To measure 50nA the TIA feedback resistor must be ~20MO. Existing TIA has only 1MO. You can try to make own TIA from PSoC's Opamp and ~20MO external resistor. I can't confirm this will work, as I never tried it myself. The issue is PSoC Opamp low input impedance ~1MO, which will affect measurement.
Normal TIA have >1GO input impedance. I recommend making TIA using external Opamp and 20MO resistor.
P.S. I recommend also reading this paper
Maybe you try one of the other methods to deal with photodiode current or voltage. I did a little search on the internet with "Photodiode schematics" in images. You will find at least six other topologies. Unfortunately, I don't have the time to dig deeper.
You could also consider using the delta sigma ADC with its input buffer (min 10MOhm). This would have the advantage of filtering out some noise. But it needs a different configuration (see search results). With this, I could also imagine a kind of auto calibration using an IDAC.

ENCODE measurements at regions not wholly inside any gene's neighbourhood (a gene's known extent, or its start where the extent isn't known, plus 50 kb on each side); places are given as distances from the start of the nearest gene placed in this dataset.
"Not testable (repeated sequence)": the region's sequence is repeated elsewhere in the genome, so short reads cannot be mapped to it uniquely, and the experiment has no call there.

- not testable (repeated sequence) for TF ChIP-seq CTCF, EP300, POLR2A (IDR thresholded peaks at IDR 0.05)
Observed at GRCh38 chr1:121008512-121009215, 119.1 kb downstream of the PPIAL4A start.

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Even if you were to achieve low-nA resolution, the circuit impedance would be 10M to 20M ohms as /odissey1 indicated.
Even in the best of circuits, the thermal noise at such very high impedance would induce a AC-like noise of +/- 57uV @ 20C. (See link below.) You can integrate most of the noise out by performing long-term averaging in SW or placing a cap large enough to average the signal. (Down-side: larger signal latencies).
You never indicated why you needed such low-current resolution. Many designs that use a photo-diode use it in a binary way. They create a circuit that measures the photo-to-current output against a trigger threshold.
Here's a suggested circuit based Andrea's suggestion:
The ADC_DelSig has control over the Vref, Input Range and the Buffer gain.
For example with the circuit above, using Vref = 1.024V, Input range = Vssa to 1.024V and Buffer gain = 1 you get 16bits of ADC resolution from 0 to 100nA. (Remember you're going to get a lot of thermal noise at this large impedance).
You can scale up the Input range and buffer gain in SW to achieve large current ranges.